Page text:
AirCal Inc., struggling to topple Pacific Southwest Airlines from its new dominance at Orange County's John Wayne Airport, said Thursday that it has placed a $100-million order for six of the quiet BAe-146 jets that have given PSA an edge at that highly lucrative location.
"We are not going to be in a situation of being less than the dominant carrier in our hometown," AirCal President David A. Banmiller said at a news conference.
San Diego-based PSA and AirCal compete head to head in the West Coast air corridor from Los Angeles to Seattle. But Newport Beach-based AirCal claimed the lion's share of the traffic at John Wayne Airport until last year, when PSA was able to use the 20 new jets it purchased from British Aerospace to take advantage of the airport's stringent noise control regulations.
Both AirCal and PSA acquired new aircraft last year in order to qualify for additional flights at the county operated airport under a plan designed to encourage quiet aircraft and thus appease communities near the airport.
While AirCal's new Boeing 737-300 jets qualified for additional flights, PSA's BAe-146 aircraft registered such low noise levels on takeoff that it was exempted from any existing flight limitations.
As a result, PSA last year increased its daily flights at John Wayne from six to 23, while AirCal was held to 15.5.
William Lyon, AirCal's chairman and chief executive, said AirCal signed the agreement with British Aerospace late last month. The jets are configured to accommodate 85 passengers seated five abreast.
AirCal expects to take delivery of two of the jets by April 1, a third in May, a fourth in June and two more in early 1987. Lyon said it is still uncertain how AirCal will finance the purchase of the jets, though the company is holding discussions with banks and leasing agencies.
John Pincavage, an airline analyst with Paine Webber in New York, said, "Orange County is a significant airport for (AirCal), so they really needed to do something to get back at PSA."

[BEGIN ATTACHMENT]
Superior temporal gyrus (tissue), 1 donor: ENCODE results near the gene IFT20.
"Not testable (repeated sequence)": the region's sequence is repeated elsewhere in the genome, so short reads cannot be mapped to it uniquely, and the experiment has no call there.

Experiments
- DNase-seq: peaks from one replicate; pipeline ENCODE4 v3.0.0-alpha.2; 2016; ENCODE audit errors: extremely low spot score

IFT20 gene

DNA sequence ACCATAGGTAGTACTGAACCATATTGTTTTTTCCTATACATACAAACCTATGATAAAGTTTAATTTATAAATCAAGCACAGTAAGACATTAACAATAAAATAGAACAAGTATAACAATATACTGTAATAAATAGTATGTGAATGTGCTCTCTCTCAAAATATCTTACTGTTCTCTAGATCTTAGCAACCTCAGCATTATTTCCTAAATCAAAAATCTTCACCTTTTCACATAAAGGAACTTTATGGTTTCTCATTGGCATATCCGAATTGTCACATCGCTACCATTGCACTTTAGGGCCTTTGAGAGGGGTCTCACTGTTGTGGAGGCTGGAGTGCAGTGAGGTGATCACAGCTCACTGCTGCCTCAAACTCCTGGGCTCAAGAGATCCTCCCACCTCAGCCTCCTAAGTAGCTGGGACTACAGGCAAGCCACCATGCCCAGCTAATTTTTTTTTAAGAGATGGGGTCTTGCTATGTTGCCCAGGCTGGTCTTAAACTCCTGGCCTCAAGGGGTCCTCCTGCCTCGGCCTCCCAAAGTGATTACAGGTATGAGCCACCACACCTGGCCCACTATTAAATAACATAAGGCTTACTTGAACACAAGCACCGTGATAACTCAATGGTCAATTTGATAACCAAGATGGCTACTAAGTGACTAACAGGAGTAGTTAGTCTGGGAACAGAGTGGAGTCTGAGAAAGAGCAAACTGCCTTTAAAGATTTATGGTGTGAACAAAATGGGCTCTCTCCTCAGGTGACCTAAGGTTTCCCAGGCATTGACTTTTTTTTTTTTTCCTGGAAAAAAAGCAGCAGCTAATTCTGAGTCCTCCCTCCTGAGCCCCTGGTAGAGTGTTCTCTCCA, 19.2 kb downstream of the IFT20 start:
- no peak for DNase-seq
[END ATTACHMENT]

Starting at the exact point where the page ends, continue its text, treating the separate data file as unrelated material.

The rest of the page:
However, AirCal has lost some momentum to PSA, said Greg Kieselmann, an airline analyst at Morgan, Olmstead, Kennedy & Gardner in Los Angeles. "PSA already has the jump on them," Kieselmann said, noting that it takes time to break in new planes and their flight personnel.
PSA spokeswoman Margery Craig said PSA officials felt vindicated at the announcement of AirCal's decision to follow in PSA's footsteps.
Craig said that since PSA announced it was buying the BAe-146, "AirCal, from the president on down to the flight attendants, has been bad-mouthing" the aircraft. Among other things, she said, AirCal officials complained that the plane was too noisy for passengers--a fault that a manufacturer's spokesmen at Thursday's press conference said had been corrected.
"And now they are going to have to eat a little crow," Craig said of AirCal.
Craig said PSA is "very much enamored" of its new British-built planes and noted her company's announcement Wednesday that it has decided to order four more, with deliveries scheduled for the spring of 1987.
Besides enabling PSA to get the upper hand at John Wayne Airport, Craig said the relatively small jets have also given PSA an opportunity to initiate new routes to smaller cities that until now have been without jet service. Last month, she said, PSA started BAe-146 service to six new cities from Baja California to Washington state.
British Aerospace officials said sales of the BAe-146 have been brisk since it went into service in 1983. So far, the company has received orders and options for 89 planes worth $1.4 billion, according to W. Gordon Wilson, British Aerospace's executive director of sales.
He said the introduction of the BAe-146 coincided with the U.S. government's deregulation of airlines, which spurred competition.
"With deregulation, there is a need to increase frequencies (of flights) to keep the competition at bay and therefore smaller airplanes are becoming more popular," Wilson said.
Also, Wilson said, a worldwide push for quieter aircraft is expanding the potential demand for the BAe-146. So far, he said only Fokker, a Dutch manufacturer, is building a comparable jet and it, he added, will not become available until 1989. "We've got another three years to establish our market," he said.